Mitt Romney Better Move to Right, Says Emboldened Tea Party

PHOTO: U.S. Senate Candidate Ted Cruz, left, and his wife Heidi Cruz wave as they take the stage during the Texas Republican Convention in Fort Worth, Texas, June 9, 2012.
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The stunning Texas victory of Ted Cruz, a young Tea Party-backed Republican over an establishment candidate vying for a Senate seat, has already so emboldened the insurgent conservative movement that activists are warning Mitt Romney he had better get on board.

"These guys [newly elected Tea Party candidates]" are going to force Romney to the right," said Amanda Shell, a spokeswoman for Tea Party group Freedom Works. "That is our entire mission."

Cruz won the Texas Republican primary Tuesday night. In Texas, winning the Republican nomination is a virtual lock on a Senate election.

His victory is the latest in a string of Tea Party candidates to tap into anti-establishment frustration within the Republican Party and overcome the steep odds and deep pockets of more mainstream candidates.

Riding a wave of recent successes in the House and now also the Senate, Tea Party groups are eyeing the possible control of both chambers, a prospect, they say, would force Romney, were he to win the presidential election in November, "to move to the right."

"If we can elect a really conservative House and Senate that will force Romney to go along with our bold conservative agenda," Shell said. "He's going to have to really, really go to the right. He'll be working with guys in the House and Senate. He won't be able to get away with too many middle of the road policies, especially on things like the deficit."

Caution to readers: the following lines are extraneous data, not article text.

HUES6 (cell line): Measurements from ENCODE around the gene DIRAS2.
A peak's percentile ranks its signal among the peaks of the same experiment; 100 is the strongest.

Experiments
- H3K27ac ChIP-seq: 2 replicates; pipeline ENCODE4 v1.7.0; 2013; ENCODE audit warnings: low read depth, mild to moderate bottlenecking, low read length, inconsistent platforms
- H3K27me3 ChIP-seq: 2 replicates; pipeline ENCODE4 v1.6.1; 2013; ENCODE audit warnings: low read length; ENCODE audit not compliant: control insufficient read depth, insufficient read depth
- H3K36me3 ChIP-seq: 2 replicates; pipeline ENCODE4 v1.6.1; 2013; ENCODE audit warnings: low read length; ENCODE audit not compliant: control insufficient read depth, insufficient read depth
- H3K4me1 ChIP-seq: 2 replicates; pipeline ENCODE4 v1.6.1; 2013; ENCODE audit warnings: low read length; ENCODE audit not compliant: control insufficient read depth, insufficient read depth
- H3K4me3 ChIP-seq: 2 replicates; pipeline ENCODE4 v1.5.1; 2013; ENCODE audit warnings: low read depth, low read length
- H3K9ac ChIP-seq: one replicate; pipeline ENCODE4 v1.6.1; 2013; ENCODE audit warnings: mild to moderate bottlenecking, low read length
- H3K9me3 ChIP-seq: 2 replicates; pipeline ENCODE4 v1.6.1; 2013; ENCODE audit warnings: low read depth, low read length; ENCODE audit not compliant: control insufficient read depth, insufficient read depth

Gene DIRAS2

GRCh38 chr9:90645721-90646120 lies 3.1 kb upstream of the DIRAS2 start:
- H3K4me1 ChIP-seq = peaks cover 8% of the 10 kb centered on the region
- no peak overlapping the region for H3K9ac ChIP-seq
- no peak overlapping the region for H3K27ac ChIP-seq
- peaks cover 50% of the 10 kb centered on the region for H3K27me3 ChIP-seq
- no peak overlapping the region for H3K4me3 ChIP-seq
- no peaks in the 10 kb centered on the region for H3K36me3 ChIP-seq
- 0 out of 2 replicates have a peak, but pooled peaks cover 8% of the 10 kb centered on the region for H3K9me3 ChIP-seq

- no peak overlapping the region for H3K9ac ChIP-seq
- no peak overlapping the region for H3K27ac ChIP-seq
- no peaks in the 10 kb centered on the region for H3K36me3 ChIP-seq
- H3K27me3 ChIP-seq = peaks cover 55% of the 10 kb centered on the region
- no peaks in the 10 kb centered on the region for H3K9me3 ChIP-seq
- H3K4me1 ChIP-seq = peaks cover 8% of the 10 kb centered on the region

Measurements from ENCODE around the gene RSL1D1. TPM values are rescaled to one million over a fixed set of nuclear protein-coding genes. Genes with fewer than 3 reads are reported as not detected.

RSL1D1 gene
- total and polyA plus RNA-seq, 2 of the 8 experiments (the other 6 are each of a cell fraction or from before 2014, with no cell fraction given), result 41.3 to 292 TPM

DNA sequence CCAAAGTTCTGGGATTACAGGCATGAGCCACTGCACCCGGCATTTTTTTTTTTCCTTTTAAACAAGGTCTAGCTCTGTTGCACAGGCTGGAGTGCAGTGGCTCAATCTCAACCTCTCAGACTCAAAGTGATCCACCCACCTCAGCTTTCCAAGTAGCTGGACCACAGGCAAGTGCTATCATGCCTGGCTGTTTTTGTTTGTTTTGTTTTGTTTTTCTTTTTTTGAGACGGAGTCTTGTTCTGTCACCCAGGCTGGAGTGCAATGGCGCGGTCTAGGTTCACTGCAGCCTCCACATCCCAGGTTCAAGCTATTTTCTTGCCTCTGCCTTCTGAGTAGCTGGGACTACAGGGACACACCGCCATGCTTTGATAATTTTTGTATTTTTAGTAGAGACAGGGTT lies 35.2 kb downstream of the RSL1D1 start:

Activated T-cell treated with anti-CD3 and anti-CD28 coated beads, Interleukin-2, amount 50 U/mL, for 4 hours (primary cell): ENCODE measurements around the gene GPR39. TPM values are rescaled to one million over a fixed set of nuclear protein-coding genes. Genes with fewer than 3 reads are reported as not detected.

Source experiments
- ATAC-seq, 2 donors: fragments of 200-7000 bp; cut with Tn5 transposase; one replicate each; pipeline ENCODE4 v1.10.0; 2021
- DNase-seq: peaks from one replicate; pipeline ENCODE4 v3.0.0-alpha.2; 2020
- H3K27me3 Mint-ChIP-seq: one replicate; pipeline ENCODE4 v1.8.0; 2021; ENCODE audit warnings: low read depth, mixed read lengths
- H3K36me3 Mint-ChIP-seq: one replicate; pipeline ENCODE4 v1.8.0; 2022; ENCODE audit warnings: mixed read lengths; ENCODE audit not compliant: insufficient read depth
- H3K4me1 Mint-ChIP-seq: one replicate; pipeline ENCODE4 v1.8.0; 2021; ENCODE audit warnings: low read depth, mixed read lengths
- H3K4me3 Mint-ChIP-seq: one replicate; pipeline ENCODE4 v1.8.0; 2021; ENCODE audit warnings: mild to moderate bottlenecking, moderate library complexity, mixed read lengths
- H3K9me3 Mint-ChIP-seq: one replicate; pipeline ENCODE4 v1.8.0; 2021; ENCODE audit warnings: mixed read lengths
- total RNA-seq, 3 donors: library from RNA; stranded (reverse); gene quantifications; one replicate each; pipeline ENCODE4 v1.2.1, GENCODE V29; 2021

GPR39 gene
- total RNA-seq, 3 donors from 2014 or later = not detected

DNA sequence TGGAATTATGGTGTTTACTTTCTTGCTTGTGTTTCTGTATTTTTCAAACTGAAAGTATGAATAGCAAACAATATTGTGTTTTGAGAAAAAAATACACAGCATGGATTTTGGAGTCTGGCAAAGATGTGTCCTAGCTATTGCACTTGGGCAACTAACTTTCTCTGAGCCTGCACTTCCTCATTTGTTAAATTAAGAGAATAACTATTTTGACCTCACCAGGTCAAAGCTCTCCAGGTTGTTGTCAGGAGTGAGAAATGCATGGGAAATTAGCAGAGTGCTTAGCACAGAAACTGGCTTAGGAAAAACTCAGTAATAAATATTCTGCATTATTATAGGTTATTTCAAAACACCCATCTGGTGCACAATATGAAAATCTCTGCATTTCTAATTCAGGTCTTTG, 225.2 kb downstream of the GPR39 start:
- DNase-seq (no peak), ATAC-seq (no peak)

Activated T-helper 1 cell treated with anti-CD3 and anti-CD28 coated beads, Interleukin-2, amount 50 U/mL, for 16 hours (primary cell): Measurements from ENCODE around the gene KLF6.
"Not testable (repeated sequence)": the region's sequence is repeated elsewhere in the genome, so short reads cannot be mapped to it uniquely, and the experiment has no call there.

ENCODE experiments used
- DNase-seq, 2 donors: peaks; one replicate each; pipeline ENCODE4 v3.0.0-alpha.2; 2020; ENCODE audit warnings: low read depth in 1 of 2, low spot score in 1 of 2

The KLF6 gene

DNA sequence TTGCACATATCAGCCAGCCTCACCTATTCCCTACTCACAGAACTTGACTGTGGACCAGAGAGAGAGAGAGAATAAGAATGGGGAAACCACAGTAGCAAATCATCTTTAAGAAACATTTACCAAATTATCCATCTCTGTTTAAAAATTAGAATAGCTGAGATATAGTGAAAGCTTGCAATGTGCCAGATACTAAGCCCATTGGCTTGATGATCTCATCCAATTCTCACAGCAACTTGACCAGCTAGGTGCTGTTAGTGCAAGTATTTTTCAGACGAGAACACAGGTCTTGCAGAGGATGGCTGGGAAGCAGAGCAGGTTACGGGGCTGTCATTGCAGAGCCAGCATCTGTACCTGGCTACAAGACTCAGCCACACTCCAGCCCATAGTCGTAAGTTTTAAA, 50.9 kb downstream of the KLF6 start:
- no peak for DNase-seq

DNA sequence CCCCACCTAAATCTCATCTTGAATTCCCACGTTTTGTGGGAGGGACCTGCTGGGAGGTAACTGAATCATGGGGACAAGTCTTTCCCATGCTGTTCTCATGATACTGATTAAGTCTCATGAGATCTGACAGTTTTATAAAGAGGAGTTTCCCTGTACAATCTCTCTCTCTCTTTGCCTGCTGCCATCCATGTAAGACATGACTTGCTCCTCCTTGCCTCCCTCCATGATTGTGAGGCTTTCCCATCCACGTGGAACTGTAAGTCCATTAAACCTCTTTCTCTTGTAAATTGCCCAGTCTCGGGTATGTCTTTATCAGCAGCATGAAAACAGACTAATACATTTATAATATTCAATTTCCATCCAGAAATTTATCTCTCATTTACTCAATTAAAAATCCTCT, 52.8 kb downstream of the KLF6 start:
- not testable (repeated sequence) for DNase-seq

Capitol Hill observers note that many newly elected and Tea Party-backed legislators want to remove the taint of Republican-back government spending during the Bush administration. So dedicated are they to the goals of cutting spending, shrinking the deficit and keeping government small, that they are motivated by ideology and not party loyalty.

"It's not going to be a Romney driven presidency," Norman Orenstein, a researcher at the conservative think tank AEI recently told ABC News. "It's going to be a Congressional, conservative, Republican driven presidency from Congress."

But one adversary turned supporter, said Romney need not worry about taking orders from the Tea Party because both had the same, not opposing agendas.

"If the Tea Party says it wants Romney to move right, I think, that's were Romney is going anyway," Newt Gingrich, former House speaker and presidential candidate, told ABCNews.com.

"Romney has endorsed the Ryan budget plan, opposed tax increases, and indicated he supports the full repeal of Obamacare. That's a pretty activist opening day," Gingrich said.

"You have to think of Romney as having a foot in the Tea Party and a foot in the establishment," he said, adding, "that's right where the Republicans want him."

Requests for comment from the Romney campaign were not returned.

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